Don't be surprised if more businesses start asking you for identification

It's part of an effort to protect against identity theft

May 16, 2010|By Eileen Ambrose, The Baltimore Sun

Be prepared to pull out your driver's license on your next visit to the dentist. And don't be surprised if a retailer asks for a birth date or mother's maiden name if it's giving you credit for your big-ticket purchase.

They're just following federal rules to protect consumers from identity theft. Beginning next month, a wide range of businesses — auto dealers, cell phone companies, real estate agents, mortgage brokers, utilities and health care providers — must start complying with "Red Flag Rules." The rules are meant to stop fraud before it happens by requiring certain businesses to look for signs that customers might be imposters and, if there are signs that they are, to take action.

"People will notice more requests for verification for their identity, and some people will feel insulted or annoyed," says Anne Wallace, president of the Identity Theft Assistance Center. "I would urge them to regard this as a protection."

The Fair and Accurate Credit Transactions Act of 2003 required financial institutions and businesses to establish identity theft programs. Banks and other financial institutions have had to comply since late 2008. But other businesses — some of which had no idea that the law applied to them — were given until this June.

Whether businesses must comply depends on their billing practices and roles in credit decisions. The rules apply to those that provide services upfront and let customers pay later or in installments — like a dentist who lets you spread out the cost of pricey inlays, says Rebecca Kuehn, an assistant director with the Federal Trade Commission, which oversees business compliance.

Businesses must also comply if they help arrange loans or credit, such as debt collectors and retailers offering financing. Companies that accept credit cards or hospitals paid by insurance don't come under the rules, Kuehn says.

Those who fail to comply face legal action, penalties and greater regulatory oversight for years, Kuehn says.

While consumers are expected to benefit, not everyone is happy about the rules.

The American Bar Association successfully argued in court that lawyers should be excluded, although the FTC is appealing the decision, Kuehn says. Accountants sued, too, and their fate will hinge on how the appeals court rules on lawyers' case, she says.

All the other businesses that must be in compliance next month have to set up an identity theft program to detect "red flags," or signs that consumers might not be who they say they are. Companies determine the red flags for their particular businesses, but federal regulators offered a couple of dozen examples.

A red flag, for instance, can be a fraud alert on a credit report, or a credit application with a different address and phone number than records show. It may be a rash of new credit accounts being opened or people who don't look like their photo ID. Or suspicions could be raised if a customer uses a dead person's Social Security number.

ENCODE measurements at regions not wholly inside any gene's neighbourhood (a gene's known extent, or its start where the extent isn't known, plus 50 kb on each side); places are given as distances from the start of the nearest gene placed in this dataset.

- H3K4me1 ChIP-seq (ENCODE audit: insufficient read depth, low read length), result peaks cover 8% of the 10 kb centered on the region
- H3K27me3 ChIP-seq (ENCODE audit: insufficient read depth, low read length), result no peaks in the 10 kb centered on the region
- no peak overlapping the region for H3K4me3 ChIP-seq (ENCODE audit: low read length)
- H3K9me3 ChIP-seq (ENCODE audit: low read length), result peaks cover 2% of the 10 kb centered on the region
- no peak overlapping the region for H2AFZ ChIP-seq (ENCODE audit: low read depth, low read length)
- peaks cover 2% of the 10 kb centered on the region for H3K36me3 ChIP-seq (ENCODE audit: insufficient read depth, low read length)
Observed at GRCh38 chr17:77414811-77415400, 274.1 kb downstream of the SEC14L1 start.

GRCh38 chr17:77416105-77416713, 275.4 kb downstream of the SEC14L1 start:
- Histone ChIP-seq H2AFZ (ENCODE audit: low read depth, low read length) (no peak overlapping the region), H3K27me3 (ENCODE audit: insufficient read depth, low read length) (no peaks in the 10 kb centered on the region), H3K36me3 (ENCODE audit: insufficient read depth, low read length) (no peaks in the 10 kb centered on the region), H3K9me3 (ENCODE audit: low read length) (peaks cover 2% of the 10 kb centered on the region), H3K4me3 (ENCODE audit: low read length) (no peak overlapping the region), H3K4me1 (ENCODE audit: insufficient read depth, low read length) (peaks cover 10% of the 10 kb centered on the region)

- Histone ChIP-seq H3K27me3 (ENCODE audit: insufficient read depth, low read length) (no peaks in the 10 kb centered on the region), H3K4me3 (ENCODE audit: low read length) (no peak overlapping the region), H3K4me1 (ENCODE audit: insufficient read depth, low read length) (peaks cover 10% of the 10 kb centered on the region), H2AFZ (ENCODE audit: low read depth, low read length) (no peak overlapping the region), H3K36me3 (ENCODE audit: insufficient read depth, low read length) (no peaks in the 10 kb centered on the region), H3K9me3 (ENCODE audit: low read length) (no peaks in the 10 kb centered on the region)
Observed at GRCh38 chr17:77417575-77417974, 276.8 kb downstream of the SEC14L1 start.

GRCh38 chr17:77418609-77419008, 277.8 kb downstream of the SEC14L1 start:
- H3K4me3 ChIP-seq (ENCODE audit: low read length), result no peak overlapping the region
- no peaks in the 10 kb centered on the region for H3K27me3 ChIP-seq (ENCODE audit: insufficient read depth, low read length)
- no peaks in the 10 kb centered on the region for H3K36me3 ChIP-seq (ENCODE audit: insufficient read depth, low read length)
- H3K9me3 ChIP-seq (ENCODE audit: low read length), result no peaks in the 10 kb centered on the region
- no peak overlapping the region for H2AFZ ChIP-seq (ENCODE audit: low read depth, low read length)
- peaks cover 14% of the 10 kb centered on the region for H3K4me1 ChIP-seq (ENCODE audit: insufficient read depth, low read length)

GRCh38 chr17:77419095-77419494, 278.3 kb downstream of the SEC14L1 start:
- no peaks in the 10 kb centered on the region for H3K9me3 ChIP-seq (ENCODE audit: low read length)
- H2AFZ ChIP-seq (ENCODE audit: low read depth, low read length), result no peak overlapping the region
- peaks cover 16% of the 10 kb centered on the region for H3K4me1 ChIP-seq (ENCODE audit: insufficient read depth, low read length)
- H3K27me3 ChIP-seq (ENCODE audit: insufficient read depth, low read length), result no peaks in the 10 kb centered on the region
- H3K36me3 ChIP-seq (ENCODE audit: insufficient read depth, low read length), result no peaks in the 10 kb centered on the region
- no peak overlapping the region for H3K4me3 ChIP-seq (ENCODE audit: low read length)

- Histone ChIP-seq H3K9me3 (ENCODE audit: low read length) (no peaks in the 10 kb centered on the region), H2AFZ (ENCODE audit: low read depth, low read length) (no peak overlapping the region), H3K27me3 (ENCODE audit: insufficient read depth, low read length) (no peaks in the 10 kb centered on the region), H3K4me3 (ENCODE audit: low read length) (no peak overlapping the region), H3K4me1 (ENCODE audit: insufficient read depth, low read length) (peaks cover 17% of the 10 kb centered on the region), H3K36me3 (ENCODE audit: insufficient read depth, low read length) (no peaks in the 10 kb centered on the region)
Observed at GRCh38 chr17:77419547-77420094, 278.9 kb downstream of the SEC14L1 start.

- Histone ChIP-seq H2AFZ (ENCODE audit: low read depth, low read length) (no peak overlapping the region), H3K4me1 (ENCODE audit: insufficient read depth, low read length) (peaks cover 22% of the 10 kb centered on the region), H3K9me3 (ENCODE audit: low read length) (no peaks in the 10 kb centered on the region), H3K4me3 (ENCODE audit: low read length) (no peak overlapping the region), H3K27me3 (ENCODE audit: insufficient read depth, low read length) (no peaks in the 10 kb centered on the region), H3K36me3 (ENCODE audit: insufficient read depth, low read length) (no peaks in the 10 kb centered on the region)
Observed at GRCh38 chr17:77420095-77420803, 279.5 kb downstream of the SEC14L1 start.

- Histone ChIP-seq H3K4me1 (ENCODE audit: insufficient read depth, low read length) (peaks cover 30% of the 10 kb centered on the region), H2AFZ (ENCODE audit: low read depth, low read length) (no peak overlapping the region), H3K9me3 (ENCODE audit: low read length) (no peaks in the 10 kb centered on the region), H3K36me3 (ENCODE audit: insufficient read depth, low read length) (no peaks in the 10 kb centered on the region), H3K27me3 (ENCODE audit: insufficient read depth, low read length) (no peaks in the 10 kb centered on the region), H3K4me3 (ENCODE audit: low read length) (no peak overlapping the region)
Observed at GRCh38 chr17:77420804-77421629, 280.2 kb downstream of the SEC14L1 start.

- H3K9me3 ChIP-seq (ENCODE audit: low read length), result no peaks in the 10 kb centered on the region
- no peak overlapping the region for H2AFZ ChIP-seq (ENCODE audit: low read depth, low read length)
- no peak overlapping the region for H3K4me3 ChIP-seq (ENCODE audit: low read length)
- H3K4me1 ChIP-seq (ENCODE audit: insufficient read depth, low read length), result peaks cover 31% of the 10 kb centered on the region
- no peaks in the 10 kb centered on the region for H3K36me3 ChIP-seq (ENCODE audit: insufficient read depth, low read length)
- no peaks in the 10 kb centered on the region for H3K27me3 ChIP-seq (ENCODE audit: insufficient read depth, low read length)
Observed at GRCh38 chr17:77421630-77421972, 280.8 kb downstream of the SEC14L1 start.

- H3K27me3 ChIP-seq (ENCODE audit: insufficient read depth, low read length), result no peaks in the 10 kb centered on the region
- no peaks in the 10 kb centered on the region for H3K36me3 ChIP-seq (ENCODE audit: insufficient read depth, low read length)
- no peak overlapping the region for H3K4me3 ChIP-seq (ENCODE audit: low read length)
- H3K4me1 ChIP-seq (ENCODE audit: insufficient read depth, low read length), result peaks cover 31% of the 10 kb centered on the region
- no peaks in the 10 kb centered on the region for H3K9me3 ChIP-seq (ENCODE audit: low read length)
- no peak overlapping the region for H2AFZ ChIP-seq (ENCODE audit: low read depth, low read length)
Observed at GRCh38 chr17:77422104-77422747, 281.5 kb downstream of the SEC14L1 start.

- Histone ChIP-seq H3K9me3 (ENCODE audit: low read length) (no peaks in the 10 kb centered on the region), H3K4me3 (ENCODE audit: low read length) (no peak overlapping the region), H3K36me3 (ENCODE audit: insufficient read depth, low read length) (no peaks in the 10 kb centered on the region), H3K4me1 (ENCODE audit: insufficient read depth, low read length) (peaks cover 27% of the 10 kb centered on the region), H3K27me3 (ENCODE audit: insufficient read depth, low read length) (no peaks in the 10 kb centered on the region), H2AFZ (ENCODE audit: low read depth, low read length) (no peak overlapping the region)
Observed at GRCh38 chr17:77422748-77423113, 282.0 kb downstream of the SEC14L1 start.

Businesses must also spell out how they will react when a red flag is triggered to prevent identity theft or lessen the damage. They could, for example, contact the real customer, monitor the account for unusual activity, refuse to extend credit or call the police, the FTC says.

Red flag rules may already be having an impact in the credit card world, reports Javelin Strategy & Research.

For years, the No. 1 method thieves used to take over a credit card was to change the address on the account. By the time consumers noticed that they were no longer getting statements, the thieves would have racked up months of purchases, says Mary Monahan, research director.

In 2006, only 16 percent of the top card issuers alerted customers to requests for address changes on their accounts, Javelin found. As of last year, 92 percent offered alerts.

Thieves are still using the change-of-address tactic. But now the most popular scheme for taking over an account is to request being added as an authorized user on someone else's card, Monahan says.

"It's a moving target. Once you block one door, the criminals go through the window," Monahan says.

As thieves change their methods, the Red Flag Rules also require businesses keep up by adjusting their programs.

Some privacy experts say the effectiveness of the Red Flag Rules will depend on how strictly regulators enforce compliance. But others say the rules will help plug some security holes.

Financial institutions have sophisticated fraud prevention programs, but that's not the case in every industry, says Thomas Oscherwitz, chief privacy officer with California-based ID Analytics.

"Fraudsters go to the weakest link," Oscherwitz says. They can seek out Social Security numbers or birth dates from one lax company, and then "use that to create a new credit card in your name," he says.

Businesses can't assume that their work is done after creating an identity theft program.

"It's not a silver bullet. It's a step in the right direction," says Jeremy Miller, a director of operations with Kroll Fraud Solutions in Nashville, Tenn. Businesses need to go further, such as conducting background checks on employees to prevent fraud from within or limiting worker access to sensitive information, he says.

Consumers can't let their guard down, either. Be on the lookout for red flags, too. If you get a strange call from a collection agency or receive statements from companies you don't deal with, investigate immediately, Miller says.

Read financial statements as soon as they arrive in the mail. And get your free annual credit reports to make sure there isn't any funny business going on in your accounts.

eileen.ambrose@baltsun.com

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